Florist Wants to Be Part of Cake-Maker Case Over Serving Gay Weddings

(Kaylee McGhee, Liberty Headlines) A florist from Washington state has appealed to the U.S. Supreme Court to reverse a state court’s unanimous ruling that would force her to service same-sex weddings, despite her religious convictions.

Barronelle Stutzman/PHOTO: Alliance Defending Freedom

Barronelle Stutzman, the owner of Arlene’s Flowers in Richmond, Washington, was sued by a same-sex couple after she refused to provide flowers for their wedding ceremony, citing her belief that marriage should be between one man and one woman.

A Washington state court ruled against her in February, stating she had discriminated against the couple. Though Stutzman acted in accordance with her faith, she was charged with unlawful discrimination.

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“You have to make a stand somewhere in your life on what you believe and what you don’t believe,” Stutzman told CBN in an interview. “It was just a time I had to take a stand.”

The judge ruled she must serve same-sex weddings, or stop serving weddings altogether. The court also imposed a $1,000 fine.

Alliance Defending Freedom, a legal group that defends religious liberty, is asking the Supreme Court to consolidate Stutzman’s case with a similar case the Court already accepted — Masterpiece Cakeshop v. Colorado Civil Rights Commission – in which baker Jack Phillips was told by state courts to make wedding cakes for gay couples or be subject to fines.

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Supreme Court to Take Up LGBT Wedding Cake Battle in Colo.

Jack Phillips/PHOTO: Alliance Defending Freedom

“Our nation has a long history of protecting the right to dissent, but simply because Barronelle disagrees with the state about marriage, the government and ACLU have put at risk everything she owns,” ADF Senior Counsel Kristin Waggoner said. “This includes not only her business, but also her family’s savings, retirement funds, and home. Not only does her case and Jack Phillips’ case involve similar issues, but both Barronelle and Jack face burdensome penalties for simply exercising their right of free expression.”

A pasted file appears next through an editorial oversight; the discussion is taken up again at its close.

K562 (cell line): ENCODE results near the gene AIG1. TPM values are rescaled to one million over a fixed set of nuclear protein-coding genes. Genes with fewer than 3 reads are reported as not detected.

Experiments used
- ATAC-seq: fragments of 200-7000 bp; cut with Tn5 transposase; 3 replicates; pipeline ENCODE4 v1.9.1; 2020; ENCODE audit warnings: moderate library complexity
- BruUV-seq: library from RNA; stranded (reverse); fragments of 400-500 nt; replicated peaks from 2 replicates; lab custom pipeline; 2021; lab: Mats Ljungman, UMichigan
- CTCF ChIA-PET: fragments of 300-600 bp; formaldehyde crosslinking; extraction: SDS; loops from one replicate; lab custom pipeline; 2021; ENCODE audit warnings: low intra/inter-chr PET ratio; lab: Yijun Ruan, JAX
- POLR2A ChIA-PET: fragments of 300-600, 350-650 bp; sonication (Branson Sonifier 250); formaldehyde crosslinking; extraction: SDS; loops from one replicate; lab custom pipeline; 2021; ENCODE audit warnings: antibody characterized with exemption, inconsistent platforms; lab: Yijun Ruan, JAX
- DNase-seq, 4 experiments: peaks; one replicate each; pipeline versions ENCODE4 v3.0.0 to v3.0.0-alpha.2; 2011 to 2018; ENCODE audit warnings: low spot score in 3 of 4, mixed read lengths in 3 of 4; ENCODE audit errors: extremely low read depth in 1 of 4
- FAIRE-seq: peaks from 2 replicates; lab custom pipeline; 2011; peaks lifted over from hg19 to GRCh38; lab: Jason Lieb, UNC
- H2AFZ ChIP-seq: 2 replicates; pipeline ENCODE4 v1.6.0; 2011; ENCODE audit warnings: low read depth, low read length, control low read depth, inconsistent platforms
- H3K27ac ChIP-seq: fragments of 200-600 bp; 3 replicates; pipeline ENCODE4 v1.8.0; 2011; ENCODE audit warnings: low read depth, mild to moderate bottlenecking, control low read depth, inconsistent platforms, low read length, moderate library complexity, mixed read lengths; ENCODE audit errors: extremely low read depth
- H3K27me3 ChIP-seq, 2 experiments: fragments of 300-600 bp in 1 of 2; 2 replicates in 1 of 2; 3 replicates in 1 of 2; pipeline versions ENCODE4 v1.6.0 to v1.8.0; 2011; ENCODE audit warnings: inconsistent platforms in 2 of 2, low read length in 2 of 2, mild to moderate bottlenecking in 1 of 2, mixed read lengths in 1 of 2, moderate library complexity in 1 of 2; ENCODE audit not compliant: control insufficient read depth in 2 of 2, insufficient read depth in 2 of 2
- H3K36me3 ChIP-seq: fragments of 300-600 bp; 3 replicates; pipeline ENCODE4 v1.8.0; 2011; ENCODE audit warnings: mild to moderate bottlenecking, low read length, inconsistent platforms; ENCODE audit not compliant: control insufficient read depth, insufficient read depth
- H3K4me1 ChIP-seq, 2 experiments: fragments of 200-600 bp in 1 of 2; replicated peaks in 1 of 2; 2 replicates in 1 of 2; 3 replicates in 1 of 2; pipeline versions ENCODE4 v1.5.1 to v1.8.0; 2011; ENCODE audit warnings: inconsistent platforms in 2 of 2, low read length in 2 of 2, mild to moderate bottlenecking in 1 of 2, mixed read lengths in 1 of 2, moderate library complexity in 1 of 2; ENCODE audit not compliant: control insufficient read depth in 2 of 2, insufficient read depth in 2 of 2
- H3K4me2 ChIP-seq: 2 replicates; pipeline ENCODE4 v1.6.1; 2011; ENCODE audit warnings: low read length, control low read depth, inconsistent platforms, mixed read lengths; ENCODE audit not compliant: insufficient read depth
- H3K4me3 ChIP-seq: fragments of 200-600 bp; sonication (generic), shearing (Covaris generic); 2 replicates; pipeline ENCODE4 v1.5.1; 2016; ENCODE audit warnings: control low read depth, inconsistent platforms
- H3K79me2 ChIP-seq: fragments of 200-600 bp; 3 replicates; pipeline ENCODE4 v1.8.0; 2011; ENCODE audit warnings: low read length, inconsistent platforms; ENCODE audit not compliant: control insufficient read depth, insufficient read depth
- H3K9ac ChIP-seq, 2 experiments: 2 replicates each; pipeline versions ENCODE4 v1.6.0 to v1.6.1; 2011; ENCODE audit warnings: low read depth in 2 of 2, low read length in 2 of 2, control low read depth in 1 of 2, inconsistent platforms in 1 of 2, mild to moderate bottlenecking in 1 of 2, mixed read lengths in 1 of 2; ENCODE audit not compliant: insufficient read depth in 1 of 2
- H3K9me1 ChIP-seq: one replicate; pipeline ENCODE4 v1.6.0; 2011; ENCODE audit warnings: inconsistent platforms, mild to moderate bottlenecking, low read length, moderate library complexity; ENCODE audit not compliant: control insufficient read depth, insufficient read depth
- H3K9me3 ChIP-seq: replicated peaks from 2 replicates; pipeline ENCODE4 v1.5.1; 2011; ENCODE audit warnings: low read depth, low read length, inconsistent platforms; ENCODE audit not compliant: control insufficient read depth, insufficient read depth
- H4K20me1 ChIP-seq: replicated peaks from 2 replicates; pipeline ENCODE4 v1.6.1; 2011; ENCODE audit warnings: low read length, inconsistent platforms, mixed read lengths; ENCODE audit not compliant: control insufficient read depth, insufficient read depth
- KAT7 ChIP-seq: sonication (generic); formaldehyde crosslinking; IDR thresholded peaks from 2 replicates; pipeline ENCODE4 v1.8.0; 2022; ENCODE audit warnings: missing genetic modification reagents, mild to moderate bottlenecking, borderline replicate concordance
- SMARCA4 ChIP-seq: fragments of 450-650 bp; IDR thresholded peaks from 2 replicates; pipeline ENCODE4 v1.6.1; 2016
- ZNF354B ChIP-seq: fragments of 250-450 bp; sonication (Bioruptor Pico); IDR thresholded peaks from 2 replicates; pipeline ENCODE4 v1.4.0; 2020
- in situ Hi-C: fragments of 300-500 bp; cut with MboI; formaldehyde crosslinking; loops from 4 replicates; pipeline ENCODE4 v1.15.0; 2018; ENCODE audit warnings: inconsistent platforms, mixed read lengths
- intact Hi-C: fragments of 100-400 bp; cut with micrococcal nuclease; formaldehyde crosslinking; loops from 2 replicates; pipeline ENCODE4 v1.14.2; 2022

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Robert Ingersoll, a longtime customer whom Stutzman considered a friend, approached her in 2013, soon after the state legalized gay marriage. After Stutzman declined to provide bouquets for his wedding ceremony, she recommended several other local florists, they hugged, and he left.

“Rob Ingersoll and I have been friends since very nearly the first time he walked into my shop all those years ago,” said Stutzman. “There was never an issue with his being gay, just as there hasn’t been with any of my other customers or employees. He just enjoyed my custom floral designs, and I loved creating them for him. But now the state is trying to use this case to force me to create artistic expression that violates my deepest beliefs and take away my life’s work and savings, which will also harm those who I employ. I’m not asking for anything that our Constitution hasn’t promised me and every other American: the right to create freely, and to live out my faith without fear of government punishment or interference.”

Waggoner said the Washington state court’s ruling sets a dangerous precedent against religious freedom that infringes on citizens’ First Amendment rights.

“If the government can ruin Barronelle for peacefully living and working according to her faith, it can punish anyone else for expressing their beliefs,” Waggoner said. “The government shouldn’t have the power to force a 72-year-old grandmother to surrender her freedom in order to run her family business. Anyone who supports the First Amendment rights that the U.S. Constitution guarantees to all of us should stand with Barronelle.”